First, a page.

Fingerprinting has been used for years by law enforcement agencies to identify people. But it’s also a tool advertisers use to track browsing habits and deliver targeted ads. Some companies require thorough background checks, including fingerprinting, as a part of the hiring process. Here are three reasons you may be required to get fingerprinted for your job.

It Ensures Safety in the Workplace

Fingerprinting helps ensure workplace safety by providing an accurate and comprehensive view of a candidate’s criminal history. A background check that relies solely on self-reported information may miss important details such as a dismissed or expunged conviction. Additionally, fingerprinting is a quick and efficient method of obtaining records, which can help expedite the hiring process and prevent delays in getting employees on board. Fingerprint verification is also a crucial step in preventing identity theft in the workplace. Unlike a name, an ID number, or a social security number, a person’s fingerprint is unique to them. By comparing an individual’s fingerprint to their criminal record, employers can verify the person’s identity and prevent impersonation or identity fraud.

Some job roles involve contact with vulnerable populations like children, older adults, or the general public. Therefore, only people with clean or acceptable criminal records must be hired for those positions. Fingerprinting is a common requirement for people in such jobs, and it helps to keep companies safe from liability by ensuring that they are not hiring convicted felons. Even a felony on an applicant’s record can be grounds for rejection, so requiring fingerprinting is essential for businesses’ and customers’ safety.

It Prevents Hiring Mistakes

The fingerprint background check helps prevent mistakes in vetting applicants for employment. Unlike names, fingerprints are unique and cannot be duplicated, even by identical twins. Therefore, fingerprints are more reliable and accurate than other forms of identification for identifying individuals. It makes it harder for applicants to misrepresent themselves on a job application since any criminal record will appear in a background check involving fingerprints. Fingerprint background checks can also help remove false positives from name-based searches by providing more information about the individual’s identity and arrest history. It is useful when a candidate with an ambiguous name or criminal record isn’t linked to their name. For example, a fingerprint background check can often reveal people arrested under aliases for safety or privacy reasons.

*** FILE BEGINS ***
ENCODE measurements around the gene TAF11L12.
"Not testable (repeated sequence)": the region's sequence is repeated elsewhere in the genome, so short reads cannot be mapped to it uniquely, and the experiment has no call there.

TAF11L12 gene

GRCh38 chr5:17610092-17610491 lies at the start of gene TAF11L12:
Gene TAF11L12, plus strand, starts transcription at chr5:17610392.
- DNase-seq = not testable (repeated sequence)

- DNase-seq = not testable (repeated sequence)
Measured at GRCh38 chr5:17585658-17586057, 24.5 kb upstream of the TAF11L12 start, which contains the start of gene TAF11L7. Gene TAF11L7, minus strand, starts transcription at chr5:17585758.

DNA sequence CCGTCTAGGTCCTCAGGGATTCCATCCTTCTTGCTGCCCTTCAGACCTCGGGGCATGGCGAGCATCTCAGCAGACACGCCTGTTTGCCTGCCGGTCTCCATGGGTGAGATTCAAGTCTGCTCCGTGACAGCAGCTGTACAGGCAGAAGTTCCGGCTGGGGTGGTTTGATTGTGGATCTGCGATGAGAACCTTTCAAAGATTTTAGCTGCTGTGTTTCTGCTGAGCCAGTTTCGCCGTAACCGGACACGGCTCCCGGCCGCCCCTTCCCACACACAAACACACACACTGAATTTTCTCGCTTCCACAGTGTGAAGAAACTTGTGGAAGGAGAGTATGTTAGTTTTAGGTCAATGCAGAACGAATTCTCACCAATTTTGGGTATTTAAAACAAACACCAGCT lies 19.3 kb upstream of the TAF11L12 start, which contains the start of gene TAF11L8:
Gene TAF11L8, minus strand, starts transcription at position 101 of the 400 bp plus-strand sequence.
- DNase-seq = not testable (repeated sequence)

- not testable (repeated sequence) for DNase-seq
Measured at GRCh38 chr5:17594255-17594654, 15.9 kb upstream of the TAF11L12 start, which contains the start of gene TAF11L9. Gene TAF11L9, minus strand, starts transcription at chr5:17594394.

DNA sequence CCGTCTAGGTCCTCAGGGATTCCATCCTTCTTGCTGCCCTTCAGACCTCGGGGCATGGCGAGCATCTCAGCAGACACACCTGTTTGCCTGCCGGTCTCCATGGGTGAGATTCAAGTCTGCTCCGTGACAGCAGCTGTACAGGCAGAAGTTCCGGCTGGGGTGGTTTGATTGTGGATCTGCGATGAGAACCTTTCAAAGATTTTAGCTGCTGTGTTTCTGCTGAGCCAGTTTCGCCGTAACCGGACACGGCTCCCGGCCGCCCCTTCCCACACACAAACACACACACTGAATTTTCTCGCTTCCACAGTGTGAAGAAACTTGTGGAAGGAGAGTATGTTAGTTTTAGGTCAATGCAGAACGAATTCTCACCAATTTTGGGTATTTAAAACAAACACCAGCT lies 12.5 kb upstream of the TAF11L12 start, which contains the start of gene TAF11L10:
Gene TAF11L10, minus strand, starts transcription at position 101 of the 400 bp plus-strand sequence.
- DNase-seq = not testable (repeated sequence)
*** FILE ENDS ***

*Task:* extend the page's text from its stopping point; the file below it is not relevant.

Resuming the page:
It is also possible for fingerprint records to include information about an arrest that did not result in a conviction. It can lead to a misleading picture of an individual’s background, particularly in government hiring, where fingerprint background checks are required. Including fingerprints and other background checks can help reduce the chance of these mistakes and ensure that an organization hires only the best people. While it is important to note that fingerprinting is not foolproof, it is a more trustworthy and accurate method of vetting candidates than just using name-based searches. It’s important to work with a trusted partner to ensure all relevant checks are conducted and the results are clear and complete.

It Prevents Fraud

All sizes of businesses are particularly concerned about fraud, especially those that handle payment information and offer services online. It can result in unauthorized transactions, goods/services (and subsequent chargebacks), and even stolen credit card information for identity theft and account takeover. Fingerprint background checks provide a level of verification that is not available through name-based screenings. However, fingerprinting is not foolproof and should only be used as one of the many methods in your fraud prevention arsenal. For example, a fraudster can change their device’s fingerprints to avoid detection. Fingerprints are computed based on numerous data points, including the installed fonts and the device’s screen dimensions. These attributes are easy for fraudsters to change on a whim.

Additionally, fingerprints do not provide an absolute verification level as they are not associated with criminal records. The fingerprinting system most commonly used, the Integrated Automated Fingerprint Identification System (IAFIS), is maintained by the FBI and includes 70 million people. It includes people who have committed crimes, those who have been fingerprinted by law enforcement and military institutions, and individuals who may be seeking professional licenses or passports. The most important point to remember about fingerprinting is that it is reactive, not proactive. Fraudsters can often circumvent fingerprinting by simply changing their devices, using a different browser or installing a proxy server.

It Prevents Disruption in the Workplace

Fingerprint background checks are more reliable than other types of screening because they rely on unique biological data. Whether you are applying for a job that requires fingerprinting or want to confirm your identity, the process can be a quick one that provides accurate results. A fingerprint background check uses an ink-and-roll or electronic fingerprint scan to cross-reference your prints with federal and state databases. Integrated Automated Fingerprint Identification System (IAFIS) contains 70 million records, including those of individuals who have been detained or convicted of a crime, as well as civil documents used for professional licensing, such as the fingerprints of engineers, doctors, stockbrokers, attorneys, and other individuals working in regulated industries. The IAFIS is a national fingerprint system, but hundreds of local AFIS databases exist in the states and cities. These AFIS databases may have more accurate information about your arrest history than the national IAFIS database.